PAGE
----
Hillside's last day of class slips by quietly
Students, families prepare for new schools in fall
This was more than the end of a school year - it was the end of an era.
With youngsters rushing out the door to waiting buses and parents at the end of the last day of school at Hillside Elementary, the June 7 scene only appeared normal.
After 43 years, the school is closing due to soft enrollment. Despite the objections of many parents and other supporters at hearings during the year, the School Board made the decision last winter.
Principal Julie Kremer, who is retiring, autographed bright red Hillside shirts worn by many of the students. A few teachers spent the last moments with their classes outside before the final bell. Parents gathered outside like they have for years.
Dawn Sherman arrived about 30 minutes before the end of the school day to go inside and say her goodbyes before picking up her second-grader.
"Yes, it's too bad the school is closing," she said, "but we'll be ready for Brook El next year. It will feel different, but we went to the open house earlier this year to get acquainted."
Kindergarten teacher Jenny Spek, who is going to Swanson next year, said she will miss the families as much as the kids.
"It's really like starting over," she said. "But you know, they are all good schools."
Karen Wendorf, an instructional resource teacher who will be assigned to Burleigh in the fall, said Hillside's closing "is sad, but I am looking forward to next year."
Emotions still high
Parents John and Jackie Hansen noted there are still a lot of hurt feelings among families who are losing their neighborhood school.
"We went to the open house at the new school with our kids and the kids there," Jackie said, "but I think it would have been better if we had our own open house with just our kids - at least for now."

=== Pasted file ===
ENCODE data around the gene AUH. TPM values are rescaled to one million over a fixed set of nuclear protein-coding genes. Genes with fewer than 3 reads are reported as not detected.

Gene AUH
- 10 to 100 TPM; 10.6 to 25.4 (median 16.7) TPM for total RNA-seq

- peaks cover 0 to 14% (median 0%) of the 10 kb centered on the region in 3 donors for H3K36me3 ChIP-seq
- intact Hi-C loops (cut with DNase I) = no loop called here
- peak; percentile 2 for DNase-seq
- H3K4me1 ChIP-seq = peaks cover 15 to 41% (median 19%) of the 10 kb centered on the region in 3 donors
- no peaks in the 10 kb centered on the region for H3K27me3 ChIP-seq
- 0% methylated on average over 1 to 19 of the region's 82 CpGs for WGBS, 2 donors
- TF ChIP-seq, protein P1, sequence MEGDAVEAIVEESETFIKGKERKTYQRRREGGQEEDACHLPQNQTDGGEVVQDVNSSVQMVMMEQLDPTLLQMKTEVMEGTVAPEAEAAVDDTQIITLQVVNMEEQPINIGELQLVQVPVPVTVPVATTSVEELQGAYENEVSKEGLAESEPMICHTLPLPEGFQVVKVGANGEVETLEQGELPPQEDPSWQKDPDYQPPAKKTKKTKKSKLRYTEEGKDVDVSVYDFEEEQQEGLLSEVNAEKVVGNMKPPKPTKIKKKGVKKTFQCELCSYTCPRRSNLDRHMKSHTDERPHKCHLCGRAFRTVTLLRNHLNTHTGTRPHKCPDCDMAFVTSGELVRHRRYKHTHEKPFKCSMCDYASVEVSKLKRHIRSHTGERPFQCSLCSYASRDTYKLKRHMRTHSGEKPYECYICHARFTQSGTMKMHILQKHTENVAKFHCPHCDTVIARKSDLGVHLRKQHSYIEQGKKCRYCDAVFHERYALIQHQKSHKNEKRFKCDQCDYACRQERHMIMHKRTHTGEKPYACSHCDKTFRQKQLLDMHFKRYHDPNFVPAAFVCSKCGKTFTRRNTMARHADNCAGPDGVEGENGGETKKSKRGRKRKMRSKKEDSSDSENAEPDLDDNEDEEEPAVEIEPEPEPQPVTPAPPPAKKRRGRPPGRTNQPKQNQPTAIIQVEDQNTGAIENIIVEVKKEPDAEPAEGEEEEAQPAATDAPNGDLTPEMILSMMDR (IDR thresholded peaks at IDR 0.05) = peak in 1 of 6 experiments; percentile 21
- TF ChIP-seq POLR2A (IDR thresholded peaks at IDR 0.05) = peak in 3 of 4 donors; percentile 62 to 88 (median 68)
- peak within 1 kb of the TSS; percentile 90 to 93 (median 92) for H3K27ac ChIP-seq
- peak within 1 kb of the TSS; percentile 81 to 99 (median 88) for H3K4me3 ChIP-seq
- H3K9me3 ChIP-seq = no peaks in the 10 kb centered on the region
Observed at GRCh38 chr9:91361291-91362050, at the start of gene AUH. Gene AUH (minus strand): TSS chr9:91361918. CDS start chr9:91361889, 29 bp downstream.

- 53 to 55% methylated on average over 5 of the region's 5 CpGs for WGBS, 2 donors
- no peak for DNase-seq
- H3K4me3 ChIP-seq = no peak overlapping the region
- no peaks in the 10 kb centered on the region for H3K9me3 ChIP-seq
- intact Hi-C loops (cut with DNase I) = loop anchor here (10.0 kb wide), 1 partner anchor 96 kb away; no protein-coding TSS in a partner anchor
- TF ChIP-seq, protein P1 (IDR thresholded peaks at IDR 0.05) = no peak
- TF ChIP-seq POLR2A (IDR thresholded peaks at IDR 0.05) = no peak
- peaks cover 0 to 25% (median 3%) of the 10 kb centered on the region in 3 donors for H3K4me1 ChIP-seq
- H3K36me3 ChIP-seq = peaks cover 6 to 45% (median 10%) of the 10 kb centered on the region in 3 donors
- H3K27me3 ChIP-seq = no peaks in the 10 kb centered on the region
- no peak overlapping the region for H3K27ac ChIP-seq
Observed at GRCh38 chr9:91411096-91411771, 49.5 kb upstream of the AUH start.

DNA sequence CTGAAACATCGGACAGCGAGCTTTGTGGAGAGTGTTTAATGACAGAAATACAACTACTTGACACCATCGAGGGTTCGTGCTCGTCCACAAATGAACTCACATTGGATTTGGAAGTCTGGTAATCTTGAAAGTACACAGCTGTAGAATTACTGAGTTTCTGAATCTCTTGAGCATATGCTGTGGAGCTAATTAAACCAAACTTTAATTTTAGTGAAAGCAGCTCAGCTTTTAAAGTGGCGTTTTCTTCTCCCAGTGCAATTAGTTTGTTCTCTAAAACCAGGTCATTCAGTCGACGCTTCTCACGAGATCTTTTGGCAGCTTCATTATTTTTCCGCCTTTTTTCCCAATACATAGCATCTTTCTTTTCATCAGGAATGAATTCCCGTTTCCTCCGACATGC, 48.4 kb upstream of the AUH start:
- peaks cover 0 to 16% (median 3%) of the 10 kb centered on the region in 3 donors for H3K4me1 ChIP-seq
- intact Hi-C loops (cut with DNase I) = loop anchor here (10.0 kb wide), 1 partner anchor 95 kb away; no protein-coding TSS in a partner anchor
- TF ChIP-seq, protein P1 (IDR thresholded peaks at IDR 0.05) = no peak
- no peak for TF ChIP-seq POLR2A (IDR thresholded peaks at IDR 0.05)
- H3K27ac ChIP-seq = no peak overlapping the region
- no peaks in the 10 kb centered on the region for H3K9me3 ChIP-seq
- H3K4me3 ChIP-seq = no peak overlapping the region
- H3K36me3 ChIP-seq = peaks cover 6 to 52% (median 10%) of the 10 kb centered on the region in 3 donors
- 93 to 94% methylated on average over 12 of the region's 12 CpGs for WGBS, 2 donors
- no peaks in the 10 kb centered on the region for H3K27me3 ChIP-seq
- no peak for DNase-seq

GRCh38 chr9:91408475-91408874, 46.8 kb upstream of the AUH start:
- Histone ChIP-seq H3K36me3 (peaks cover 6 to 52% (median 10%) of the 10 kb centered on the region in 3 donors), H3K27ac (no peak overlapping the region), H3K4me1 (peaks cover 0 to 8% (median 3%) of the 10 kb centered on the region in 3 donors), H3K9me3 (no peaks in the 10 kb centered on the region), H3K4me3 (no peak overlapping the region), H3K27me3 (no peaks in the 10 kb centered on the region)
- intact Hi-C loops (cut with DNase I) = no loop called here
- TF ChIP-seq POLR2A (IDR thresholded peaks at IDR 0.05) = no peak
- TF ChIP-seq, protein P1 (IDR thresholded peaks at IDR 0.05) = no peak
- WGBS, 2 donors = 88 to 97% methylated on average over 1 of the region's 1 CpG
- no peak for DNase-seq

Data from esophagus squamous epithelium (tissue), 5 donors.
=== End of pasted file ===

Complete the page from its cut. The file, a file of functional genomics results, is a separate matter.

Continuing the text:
The timing of the decision is still the rub, John said.
"The thing I'll say about it is that they (the School Board) rushed into closing the school," he said. "Why didn't they wait until the new superintendent was on board?"
Parent Greg Wagg tried to make the most of Hillside's last day. He decided the week before to arrange a group bicycle ride for the fifth-grade class from Brookfield's nearby Camelot Park to the school.
"My fifth-grader is the last of my five children at Hillside," Wagg said, who noted he felt fortunate to not have to deal with the same transfer blues other parents do. "I got the idea from my oldest kids, who used to participate in the tradition of riding bikes to school on the last day at Central. We had about 30 or 35 kids participate.
"Hillside is a great school and I just thought it would be a great way to make a memory."
Whatever the emotions, the last day carried on like the previous 42 last days, with teachers waving at students as they climbed aboard buses that slowly rolled out of the parking lot.
Only this time, it was the last time.
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